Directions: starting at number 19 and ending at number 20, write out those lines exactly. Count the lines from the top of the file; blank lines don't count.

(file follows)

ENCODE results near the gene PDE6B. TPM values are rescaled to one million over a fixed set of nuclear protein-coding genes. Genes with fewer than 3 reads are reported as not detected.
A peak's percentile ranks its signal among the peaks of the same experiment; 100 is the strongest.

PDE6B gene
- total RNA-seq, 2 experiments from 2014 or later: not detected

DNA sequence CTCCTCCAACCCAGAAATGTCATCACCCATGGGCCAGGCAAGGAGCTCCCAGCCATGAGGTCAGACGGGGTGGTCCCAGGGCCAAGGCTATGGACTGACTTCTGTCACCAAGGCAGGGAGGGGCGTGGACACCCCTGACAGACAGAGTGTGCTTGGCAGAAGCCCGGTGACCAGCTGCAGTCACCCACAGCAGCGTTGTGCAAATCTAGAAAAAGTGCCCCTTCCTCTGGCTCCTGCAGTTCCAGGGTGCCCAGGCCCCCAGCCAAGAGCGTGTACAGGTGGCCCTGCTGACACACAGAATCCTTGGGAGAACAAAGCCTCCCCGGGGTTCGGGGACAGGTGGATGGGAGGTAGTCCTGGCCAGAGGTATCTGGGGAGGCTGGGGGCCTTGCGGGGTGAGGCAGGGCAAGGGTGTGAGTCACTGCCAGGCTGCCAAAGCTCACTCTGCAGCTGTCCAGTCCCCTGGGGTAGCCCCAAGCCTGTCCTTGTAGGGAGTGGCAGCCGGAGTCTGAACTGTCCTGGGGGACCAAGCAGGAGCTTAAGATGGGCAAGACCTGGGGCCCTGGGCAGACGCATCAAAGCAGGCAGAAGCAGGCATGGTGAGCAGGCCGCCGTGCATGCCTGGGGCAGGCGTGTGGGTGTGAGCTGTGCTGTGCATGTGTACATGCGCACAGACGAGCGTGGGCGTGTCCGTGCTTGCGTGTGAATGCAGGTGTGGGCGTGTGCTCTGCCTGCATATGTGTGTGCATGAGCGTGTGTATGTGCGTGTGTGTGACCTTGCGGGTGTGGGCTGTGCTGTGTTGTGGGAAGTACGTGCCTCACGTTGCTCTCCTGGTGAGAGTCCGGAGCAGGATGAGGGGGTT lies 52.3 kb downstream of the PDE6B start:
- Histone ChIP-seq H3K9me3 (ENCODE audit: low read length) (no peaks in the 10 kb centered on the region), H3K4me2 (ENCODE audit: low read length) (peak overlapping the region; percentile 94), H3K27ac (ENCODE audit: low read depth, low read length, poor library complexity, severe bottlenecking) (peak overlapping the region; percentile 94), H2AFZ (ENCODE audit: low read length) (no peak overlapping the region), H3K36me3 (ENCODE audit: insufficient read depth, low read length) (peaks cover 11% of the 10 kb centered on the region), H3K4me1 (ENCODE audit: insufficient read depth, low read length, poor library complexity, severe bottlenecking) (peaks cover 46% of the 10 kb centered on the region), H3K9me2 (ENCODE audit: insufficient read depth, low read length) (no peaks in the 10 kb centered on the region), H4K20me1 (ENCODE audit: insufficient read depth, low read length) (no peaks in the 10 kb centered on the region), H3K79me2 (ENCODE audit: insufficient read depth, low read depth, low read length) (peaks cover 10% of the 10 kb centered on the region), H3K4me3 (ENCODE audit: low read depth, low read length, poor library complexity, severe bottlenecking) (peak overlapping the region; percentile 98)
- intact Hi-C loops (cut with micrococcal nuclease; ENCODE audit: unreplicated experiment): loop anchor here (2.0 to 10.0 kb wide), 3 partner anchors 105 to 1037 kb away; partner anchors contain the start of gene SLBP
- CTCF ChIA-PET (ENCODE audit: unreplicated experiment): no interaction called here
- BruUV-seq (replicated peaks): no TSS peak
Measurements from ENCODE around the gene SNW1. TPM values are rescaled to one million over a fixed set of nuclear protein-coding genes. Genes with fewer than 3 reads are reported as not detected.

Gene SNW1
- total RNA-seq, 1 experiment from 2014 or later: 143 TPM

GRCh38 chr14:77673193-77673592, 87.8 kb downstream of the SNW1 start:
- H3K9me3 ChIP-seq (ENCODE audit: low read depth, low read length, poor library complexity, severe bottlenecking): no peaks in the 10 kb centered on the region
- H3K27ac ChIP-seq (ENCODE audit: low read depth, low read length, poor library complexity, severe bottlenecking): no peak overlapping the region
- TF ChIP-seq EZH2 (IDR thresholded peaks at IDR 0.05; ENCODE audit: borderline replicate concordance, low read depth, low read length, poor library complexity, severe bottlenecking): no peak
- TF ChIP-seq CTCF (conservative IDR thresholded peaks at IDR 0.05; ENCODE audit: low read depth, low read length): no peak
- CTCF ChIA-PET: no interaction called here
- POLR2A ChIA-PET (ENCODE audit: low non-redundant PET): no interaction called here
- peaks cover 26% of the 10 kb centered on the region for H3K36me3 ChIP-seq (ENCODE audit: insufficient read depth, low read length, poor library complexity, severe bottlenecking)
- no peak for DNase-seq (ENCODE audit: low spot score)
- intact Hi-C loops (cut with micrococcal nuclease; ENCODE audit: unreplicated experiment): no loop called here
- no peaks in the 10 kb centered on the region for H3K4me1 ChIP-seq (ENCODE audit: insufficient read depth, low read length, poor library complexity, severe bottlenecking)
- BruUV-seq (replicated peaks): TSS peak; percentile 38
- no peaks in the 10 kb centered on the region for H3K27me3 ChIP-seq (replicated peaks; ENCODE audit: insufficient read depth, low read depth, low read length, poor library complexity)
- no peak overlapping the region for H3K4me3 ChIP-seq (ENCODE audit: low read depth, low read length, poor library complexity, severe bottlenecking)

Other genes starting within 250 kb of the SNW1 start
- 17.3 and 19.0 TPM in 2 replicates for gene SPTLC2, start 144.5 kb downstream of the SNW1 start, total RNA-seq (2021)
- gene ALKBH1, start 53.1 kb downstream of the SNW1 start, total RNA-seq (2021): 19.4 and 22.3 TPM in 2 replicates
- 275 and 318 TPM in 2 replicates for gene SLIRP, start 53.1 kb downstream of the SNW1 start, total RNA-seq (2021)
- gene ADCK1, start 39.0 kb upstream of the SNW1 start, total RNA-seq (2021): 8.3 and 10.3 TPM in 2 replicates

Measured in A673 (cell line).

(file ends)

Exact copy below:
- POLR2A ChIA-PET (ENCODE audit: low non-redundant PET): no interaction called here
- peaks cover 26% of the 10 kb centered on the region for H3K36me3 ChIP-seq (ENCODE audit: insufficient read depth, low read length, poor library complexity, severe bottlenecking)